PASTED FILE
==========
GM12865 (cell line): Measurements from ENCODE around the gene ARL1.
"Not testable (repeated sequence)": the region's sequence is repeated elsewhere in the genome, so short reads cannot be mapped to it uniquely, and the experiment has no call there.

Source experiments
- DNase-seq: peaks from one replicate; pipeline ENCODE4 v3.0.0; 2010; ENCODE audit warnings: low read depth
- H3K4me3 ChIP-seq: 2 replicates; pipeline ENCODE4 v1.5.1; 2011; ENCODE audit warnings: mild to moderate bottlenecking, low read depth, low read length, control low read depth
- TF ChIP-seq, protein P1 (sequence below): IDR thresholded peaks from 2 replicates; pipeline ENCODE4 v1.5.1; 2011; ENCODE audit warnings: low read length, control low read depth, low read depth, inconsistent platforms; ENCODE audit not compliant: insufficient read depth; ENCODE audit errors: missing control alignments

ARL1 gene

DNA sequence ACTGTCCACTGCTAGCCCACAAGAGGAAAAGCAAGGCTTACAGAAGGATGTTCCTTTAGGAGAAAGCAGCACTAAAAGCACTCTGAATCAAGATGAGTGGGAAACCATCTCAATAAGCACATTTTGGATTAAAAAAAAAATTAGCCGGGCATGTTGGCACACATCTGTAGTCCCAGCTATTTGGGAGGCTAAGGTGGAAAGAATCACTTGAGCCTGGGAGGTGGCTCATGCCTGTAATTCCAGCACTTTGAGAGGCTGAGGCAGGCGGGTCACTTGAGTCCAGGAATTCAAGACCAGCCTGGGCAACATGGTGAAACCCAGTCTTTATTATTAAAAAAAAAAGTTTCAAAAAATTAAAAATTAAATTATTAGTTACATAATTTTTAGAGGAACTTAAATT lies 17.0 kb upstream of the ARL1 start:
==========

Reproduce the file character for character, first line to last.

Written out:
GM12865 (cell line): Measurements from ENCODE around the gene ARL1.
"Not testable (repeated sequence)": the region's sequence is repeated elsewhere in the genome, so short reads cannot be mapped to it uniquely, and the experiment has no call there.

Source experiments
- DNase-seq: peaks from one replicate; pipeline ENCODE4 v3.0.0; 2010; ENCODE audit warnings: low read depth
- H3K4me3 ChIP-seq: 2 replicates; pipeline ENCODE4 v1.5.1; 2011; ENCODE audit warnings: mild to moderate bottlenecking, low read depth, low read length, control low read depth
- TF ChIP-seq, protein P1 (sequence below): IDR thresholded peaks from 2 replicates; pipeline ENCODE4 v1.5.1; 2011; ENCODE audit warnings: low read length, control low read depth, low read depth, inconsistent platforms; ENCODE audit not compliant: insufficient read depth; ENCODE audit errors: missing control alignments

ARL1 gene

DNA sequence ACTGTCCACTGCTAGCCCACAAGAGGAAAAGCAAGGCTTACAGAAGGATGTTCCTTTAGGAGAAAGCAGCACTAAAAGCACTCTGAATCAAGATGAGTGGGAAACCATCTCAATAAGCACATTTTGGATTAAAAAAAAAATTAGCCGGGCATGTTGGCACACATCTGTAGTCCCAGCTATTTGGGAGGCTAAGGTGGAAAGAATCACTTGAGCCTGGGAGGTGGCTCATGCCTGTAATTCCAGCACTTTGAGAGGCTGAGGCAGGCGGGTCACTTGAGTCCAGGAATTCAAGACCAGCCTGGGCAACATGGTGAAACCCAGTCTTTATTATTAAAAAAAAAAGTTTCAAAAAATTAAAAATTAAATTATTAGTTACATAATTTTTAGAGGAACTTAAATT lies 17.0 kb upstream of the ARL1 start: